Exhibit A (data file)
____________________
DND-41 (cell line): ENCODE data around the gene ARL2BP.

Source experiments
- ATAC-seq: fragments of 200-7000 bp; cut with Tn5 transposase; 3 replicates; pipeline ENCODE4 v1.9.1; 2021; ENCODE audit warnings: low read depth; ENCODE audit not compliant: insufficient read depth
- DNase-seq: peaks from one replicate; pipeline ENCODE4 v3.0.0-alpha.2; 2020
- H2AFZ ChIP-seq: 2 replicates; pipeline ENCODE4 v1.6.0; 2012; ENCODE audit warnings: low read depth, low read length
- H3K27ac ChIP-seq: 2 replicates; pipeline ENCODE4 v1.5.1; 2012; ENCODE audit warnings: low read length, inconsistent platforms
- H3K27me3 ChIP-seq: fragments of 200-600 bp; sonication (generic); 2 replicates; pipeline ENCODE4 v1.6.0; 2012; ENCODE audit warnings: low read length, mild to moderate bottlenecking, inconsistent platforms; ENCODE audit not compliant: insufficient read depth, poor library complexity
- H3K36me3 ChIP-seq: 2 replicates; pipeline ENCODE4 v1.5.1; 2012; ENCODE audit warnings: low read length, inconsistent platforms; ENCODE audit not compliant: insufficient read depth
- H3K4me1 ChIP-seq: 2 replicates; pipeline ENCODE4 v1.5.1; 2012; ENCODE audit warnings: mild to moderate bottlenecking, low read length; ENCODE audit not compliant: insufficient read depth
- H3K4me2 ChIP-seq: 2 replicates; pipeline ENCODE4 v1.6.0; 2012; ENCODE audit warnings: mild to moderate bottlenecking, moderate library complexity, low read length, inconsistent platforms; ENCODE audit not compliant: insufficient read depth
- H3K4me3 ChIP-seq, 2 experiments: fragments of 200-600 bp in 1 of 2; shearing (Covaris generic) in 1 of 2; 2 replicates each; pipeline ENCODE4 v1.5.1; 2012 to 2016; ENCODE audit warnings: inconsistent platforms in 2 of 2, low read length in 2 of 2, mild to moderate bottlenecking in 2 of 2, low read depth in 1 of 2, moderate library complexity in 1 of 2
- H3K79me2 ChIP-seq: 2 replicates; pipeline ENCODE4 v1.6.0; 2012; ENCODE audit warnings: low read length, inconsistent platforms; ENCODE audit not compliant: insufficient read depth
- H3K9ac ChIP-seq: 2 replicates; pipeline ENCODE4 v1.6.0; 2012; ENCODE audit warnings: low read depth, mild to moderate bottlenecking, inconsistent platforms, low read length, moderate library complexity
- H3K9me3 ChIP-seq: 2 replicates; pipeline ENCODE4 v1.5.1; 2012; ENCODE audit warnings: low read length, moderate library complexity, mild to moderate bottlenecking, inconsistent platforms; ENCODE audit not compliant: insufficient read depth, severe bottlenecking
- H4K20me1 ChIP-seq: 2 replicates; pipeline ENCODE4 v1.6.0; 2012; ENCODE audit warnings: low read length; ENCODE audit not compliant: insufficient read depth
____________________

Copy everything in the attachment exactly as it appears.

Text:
DND-41 (cell line): ENCODE data around the gene ARL2BP.

Source experiments
- ATAC-seq: fragments of 200-7000 bp; cut with Tn5 transposase; 3 replicates; pipeline ENCODE4 v1.9.1; 2021; ENCODE audit warnings: low read depth; ENCODE audit not compliant: insufficient read depth
- DNase-seq: peaks from one replicate; pipeline ENCODE4 v3.0.0-alpha.2; 2020
- H2AFZ ChIP-seq: 2 replicates; pipeline ENCODE4 v1.6.0; 2012; ENCODE audit warnings: low read depth, low read length
- H3K27ac ChIP-seq: 2 replicates; pipeline ENCODE4 v1.5.1; 2012; ENCODE audit warnings: low read length, inconsistent platforms
- H3K27me3 ChIP-seq: fragments of 200-600 bp; sonication (generic); 2 replicates; pipeline ENCODE4 v1.6.0; 2012; ENCODE audit warnings: low read length, mild to moderate bottlenecking, inconsistent platforms; ENCODE audit not compliant: insufficient read depth, poor library complexity
- H3K36me3 ChIP-seq: 2 replicates; pipeline ENCODE4 v1.5.1; 2012; ENCODE audit warnings: low read length, inconsistent platforms; ENCODE audit not compliant: insufficient read depth
- H3K4me1 ChIP-seq: 2 replicates; pipeline ENCODE4 v1.5.1; 2012; ENCODE audit warnings: mild to moderate bottlenecking, low read length; ENCODE audit not compliant: insufficient read depth
- H3K4me2 ChIP-seq: 2 replicates; pipeline ENCODE4 v1.6.0; 2012; ENCODE audit warnings: mild to moderate bottlenecking, moderate library complexity, low read length, inconsistent platforms; ENCODE audit not compliant: insufficient read depth
- H3K4me3 ChIP-seq, 2 experiments: fragments of 200-600 bp in 1 of 2; shearing (Covaris generic) in 1 of 2; 2 replicates each; pipeline ENCODE4 v1.5.1; 2012 to 2016; ENCODE audit warnings: inconsistent platforms in 2 of 2, low read length in 2 of 2, mild to moderate bottlenecking in 2 of 2, low read depth in 1 of 2, moderate library complexity in 1 of 2
- H3K79me2 ChIP-seq: 2 replicates; pipeline ENCODE4 v1.6.0; 2012; ENCODE audit warnings: low read length, inconsistent platforms; ENCODE audit not compliant: insufficient read depth
- H3K9ac ChIP-seq: 2 replicates; pipeline ENCODE4 v1.6.0; 2012; ENCODE audit warnings: low read depth, mild to moderate bottlenecking, inconsistent platforms, low read length, moderate library complexity
- H3K9me3 ChIP-seq: 2 replicates; pipeline ENCODE4 v1.5.1; 2012; ENCODE audit warnings: low read length, moderate library complexity, mild to moderate bottlenecking, inconsistent platforms; ENCODE audit not compliant: insufficient read depth, severe bottlenecking
- H4K20me1 ChIP-seq: 2 replicates; pipeline ENCODE4 v1.6.0; 2012; ENCODE audit warnings: low read length; ENCODE audit not compliant: insufficient read depth